Yes, We Need a Poet Laureate
We need poetry in our lives. It is not a luxury. It is not only for an elite. And it does something that no other art form can do, even if one would be foolish to attempt to describe in a blog just exactly what that is. Trust us: we need it, and now that the most magical W.S. Merwin has been appointed our new Poet Laureate, we can rest assured (or, hope?) that new poems will come from him which will address the way we live now, the mistakes we are making, and the possible paths to change, renewal, peace.
The Times lauded the announcement, and told us a bit about who Merwin is, why he is relevant in literary history, how he was anointed early by W.H. Auden, etc. We know he stood up to the Vietnam War and also that he’s heavily influenced by Zen Buddhism. From this can we assume that he has strong thoughts on our current foreign policy, and that perhaps those thoughts will be expressed, and published? We hope so. He lives in Hawaii; did this have something to do with the choice?
Do you see a connection between poetry and prayer?
I guess the simple answer is yes, if only because I think of poetry as an attempt to use language as completely as possible. And if you want to do that, obviously you’re not concerned with language as decoration, or language as amusement, although you certainly want language to be pleasurable. Pleasure is part of the completeness. I think of poetry as having to do with the completeness of life, and the completeness of relation with one’s experience, completing one’s experience, articulating it, making sense of it.
How about the influence of Zen in your work?
When you talk about prayer in Judeo-Christian terms, prayer is usually construed as a kind of dualistic act. You’re praying to somebody else for something. Prayer in the Western sense is usually construed as making a connection. I don’t think that connection has to be made; it’s already there. Poetry probably has to do with the recognizing of that connection, rather than trying to create something that isn’t there.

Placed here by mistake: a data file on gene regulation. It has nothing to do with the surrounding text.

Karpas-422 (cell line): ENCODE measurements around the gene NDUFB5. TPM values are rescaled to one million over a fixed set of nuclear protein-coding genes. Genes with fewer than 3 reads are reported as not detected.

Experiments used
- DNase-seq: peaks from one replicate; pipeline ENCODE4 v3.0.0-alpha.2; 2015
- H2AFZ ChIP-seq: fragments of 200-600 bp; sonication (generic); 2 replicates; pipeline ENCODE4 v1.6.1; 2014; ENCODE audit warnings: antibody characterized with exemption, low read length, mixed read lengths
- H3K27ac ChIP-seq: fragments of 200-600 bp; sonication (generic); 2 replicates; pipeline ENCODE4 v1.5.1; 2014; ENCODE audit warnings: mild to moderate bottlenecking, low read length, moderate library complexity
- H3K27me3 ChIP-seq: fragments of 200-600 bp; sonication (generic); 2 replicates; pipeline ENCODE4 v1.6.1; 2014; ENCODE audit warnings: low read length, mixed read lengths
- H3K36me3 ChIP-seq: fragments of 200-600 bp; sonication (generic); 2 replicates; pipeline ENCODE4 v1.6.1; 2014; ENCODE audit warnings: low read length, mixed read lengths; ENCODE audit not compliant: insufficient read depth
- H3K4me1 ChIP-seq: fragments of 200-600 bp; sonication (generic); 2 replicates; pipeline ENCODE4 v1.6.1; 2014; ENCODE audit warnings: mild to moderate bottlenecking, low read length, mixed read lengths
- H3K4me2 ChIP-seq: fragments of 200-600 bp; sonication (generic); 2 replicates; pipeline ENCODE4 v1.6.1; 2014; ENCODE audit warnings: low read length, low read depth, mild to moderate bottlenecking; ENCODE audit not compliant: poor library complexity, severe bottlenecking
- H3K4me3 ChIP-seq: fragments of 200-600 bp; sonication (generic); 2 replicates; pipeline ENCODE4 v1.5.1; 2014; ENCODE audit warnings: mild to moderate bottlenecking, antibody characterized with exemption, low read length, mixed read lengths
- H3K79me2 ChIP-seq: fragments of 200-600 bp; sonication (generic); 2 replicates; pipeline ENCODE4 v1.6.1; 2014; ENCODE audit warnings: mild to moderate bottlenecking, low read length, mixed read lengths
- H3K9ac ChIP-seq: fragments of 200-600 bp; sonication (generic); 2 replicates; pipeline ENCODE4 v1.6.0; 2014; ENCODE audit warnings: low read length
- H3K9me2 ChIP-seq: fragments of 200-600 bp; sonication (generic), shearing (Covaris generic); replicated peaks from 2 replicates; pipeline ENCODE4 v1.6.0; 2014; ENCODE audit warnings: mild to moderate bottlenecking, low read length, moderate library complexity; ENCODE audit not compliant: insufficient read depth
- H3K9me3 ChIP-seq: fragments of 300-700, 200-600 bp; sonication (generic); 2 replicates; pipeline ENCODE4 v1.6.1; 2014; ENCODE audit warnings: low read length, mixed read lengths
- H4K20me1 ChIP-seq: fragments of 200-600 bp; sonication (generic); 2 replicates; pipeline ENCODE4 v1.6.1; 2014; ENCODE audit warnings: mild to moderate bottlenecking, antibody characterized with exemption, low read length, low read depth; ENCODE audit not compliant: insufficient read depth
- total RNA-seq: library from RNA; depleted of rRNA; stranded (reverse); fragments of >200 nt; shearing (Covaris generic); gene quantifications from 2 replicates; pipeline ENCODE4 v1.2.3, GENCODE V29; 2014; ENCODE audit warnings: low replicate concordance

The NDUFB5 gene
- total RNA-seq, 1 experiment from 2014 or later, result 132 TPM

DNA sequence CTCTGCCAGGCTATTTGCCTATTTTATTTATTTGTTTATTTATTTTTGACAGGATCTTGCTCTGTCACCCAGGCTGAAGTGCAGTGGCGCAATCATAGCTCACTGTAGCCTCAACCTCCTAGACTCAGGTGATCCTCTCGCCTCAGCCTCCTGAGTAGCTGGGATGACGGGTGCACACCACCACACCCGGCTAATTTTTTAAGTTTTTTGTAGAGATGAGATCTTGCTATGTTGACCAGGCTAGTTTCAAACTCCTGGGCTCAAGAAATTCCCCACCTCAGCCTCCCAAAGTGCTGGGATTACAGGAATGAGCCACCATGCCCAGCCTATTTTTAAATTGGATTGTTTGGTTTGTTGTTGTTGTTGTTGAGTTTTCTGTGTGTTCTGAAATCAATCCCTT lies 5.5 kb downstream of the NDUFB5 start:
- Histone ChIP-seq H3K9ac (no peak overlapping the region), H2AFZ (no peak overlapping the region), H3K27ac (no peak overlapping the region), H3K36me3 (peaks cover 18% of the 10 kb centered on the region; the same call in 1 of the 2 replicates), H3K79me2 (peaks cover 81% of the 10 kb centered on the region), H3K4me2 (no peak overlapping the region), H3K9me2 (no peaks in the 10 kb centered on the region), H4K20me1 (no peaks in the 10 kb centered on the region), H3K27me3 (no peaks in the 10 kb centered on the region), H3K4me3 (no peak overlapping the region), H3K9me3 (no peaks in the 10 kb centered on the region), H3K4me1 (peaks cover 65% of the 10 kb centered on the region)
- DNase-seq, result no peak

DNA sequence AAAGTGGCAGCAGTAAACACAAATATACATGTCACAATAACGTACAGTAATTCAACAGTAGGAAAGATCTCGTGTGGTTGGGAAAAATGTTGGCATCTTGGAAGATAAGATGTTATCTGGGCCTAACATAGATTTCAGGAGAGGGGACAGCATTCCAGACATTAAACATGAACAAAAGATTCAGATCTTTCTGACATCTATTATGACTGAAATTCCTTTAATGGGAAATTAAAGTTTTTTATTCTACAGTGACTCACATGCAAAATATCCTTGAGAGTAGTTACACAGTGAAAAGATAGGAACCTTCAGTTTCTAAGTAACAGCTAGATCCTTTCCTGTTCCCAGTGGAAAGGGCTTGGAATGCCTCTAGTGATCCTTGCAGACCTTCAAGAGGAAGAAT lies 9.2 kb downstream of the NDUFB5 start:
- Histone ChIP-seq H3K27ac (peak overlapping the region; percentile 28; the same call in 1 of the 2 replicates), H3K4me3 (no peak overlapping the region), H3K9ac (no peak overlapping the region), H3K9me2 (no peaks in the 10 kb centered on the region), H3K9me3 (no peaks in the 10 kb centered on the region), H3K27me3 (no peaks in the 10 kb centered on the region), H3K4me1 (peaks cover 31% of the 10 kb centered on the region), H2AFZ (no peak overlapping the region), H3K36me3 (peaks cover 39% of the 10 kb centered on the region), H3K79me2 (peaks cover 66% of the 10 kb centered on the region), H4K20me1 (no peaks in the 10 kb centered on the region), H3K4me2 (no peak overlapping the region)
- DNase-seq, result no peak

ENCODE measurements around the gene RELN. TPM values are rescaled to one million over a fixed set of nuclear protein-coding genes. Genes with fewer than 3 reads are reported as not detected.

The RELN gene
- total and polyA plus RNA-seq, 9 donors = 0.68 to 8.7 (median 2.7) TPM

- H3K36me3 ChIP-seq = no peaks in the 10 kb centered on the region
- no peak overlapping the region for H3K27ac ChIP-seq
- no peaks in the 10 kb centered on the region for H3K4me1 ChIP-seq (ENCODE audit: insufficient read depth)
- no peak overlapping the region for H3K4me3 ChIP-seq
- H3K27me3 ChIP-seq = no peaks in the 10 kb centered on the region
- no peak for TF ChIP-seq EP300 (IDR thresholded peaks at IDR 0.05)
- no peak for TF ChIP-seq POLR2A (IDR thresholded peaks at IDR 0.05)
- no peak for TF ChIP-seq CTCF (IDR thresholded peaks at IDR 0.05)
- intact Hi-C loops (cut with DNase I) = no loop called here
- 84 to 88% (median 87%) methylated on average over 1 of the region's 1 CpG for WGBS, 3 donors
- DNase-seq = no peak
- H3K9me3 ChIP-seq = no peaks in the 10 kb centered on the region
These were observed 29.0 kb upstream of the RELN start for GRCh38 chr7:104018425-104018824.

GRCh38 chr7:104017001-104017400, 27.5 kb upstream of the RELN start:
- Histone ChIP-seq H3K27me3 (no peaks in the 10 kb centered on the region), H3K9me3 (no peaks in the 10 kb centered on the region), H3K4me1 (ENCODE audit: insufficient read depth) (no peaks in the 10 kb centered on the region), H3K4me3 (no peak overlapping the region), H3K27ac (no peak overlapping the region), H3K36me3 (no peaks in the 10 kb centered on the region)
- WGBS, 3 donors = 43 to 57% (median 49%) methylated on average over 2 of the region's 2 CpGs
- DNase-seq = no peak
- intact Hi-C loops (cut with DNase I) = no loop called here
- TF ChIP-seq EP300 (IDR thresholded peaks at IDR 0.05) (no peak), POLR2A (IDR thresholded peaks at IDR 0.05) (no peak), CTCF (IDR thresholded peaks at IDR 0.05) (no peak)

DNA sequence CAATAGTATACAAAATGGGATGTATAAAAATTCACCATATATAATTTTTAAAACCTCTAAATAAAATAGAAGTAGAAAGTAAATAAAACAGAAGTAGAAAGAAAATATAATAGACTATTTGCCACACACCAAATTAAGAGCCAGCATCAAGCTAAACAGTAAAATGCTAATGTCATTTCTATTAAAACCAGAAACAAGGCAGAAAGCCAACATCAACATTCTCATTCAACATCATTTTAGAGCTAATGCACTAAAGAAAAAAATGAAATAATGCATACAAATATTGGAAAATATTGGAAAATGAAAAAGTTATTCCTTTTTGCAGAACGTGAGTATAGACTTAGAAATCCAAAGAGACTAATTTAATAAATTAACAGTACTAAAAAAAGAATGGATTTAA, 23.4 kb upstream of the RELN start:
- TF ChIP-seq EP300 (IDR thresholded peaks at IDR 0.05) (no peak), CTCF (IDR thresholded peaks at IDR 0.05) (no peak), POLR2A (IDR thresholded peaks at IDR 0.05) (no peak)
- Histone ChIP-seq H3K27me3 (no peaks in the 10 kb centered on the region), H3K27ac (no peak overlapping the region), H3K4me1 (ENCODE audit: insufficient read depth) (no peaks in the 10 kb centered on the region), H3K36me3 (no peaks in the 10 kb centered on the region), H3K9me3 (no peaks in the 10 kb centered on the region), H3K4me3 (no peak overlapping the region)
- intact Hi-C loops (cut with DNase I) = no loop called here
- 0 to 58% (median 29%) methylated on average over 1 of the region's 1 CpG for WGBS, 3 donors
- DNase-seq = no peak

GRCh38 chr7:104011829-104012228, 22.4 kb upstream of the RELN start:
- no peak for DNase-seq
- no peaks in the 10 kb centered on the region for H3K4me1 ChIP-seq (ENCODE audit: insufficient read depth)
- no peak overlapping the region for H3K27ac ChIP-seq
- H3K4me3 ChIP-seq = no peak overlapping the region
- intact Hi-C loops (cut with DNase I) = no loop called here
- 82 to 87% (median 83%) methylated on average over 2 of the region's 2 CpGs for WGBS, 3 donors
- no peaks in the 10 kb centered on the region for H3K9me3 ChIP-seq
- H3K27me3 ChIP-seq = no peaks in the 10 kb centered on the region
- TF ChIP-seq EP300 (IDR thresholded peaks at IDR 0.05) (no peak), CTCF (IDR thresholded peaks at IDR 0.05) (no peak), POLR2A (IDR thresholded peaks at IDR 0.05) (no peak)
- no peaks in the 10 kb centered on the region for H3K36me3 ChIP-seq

Whether or not you believe poetry to be close to prayer (whether or not you pray or know poets), this is a good time to read Merwin. Perhaps he will inspire other younger writers to write poems. What is left to lose? Poet Laureates don’t serve for long (less than a school year), and their “duties” are loosely assigned. Yet the existence of the position is meaningful in and of itself; there is no Novelist Laureate, after all.
Here's the science of black holes, from supermassive monsters to ones the size of ping-pong balls.
- There's more than one way to make a black hole, says NASA's Michelle Thaller. They're not always formed from dead stars. For example, there are teeny tiny black holes all around us, the result of high-energy cosmic rays slamming into our atmosphere with enough force to cram matter together so densely that no light can escape.
- CERN is trying to create artificial black holes right now, but don't worry, it's not dangerous. Scientists there are attempting to smash two particles together with such intensity that it creates a black hole that would live for just a millionth of a second.
- Thaller uses a brilliant analogy involving a rubber sheet, a marble, and an elephant to explain why different black holes have varying densities. Watch and learn!
- Bonus fact: If the Earth became a black hole, it would be crushed to the size of a ping-pong ball.
Military recruits are supposed to be assessed to see whether they're fit for service. What happens when they're not?
- During the Vietnam War, Robert McNamara began a program called Project 100,000.
- The program brought over 300,000 men to Vietnam who failed to meet minimum criteria for military service, both physically and mentally.
- Project 100,000 recruits were killed in disproportionate numbers and fared worse after their military service than their civilian peers, making the program one of the biggest—and possibly cruelest—mistakes of the Vietnam War.
In a breakthrough for nuclear fusion research, scientists at China's Experimental Advanced Superconducting Tokamak (EAST) reactor have produced temperatures necessary for nuclear fusion on Earth.
- The EAST reactor was able to heat hydrogen to temperatures exceeding 100 million degrees Celsius.
- Nuclear fusion could someday provide the planet with a virtually limitless supply of clean energy.
- Still, scientists have many other obstacles to pass before fusion technology becomes a viable energy source.
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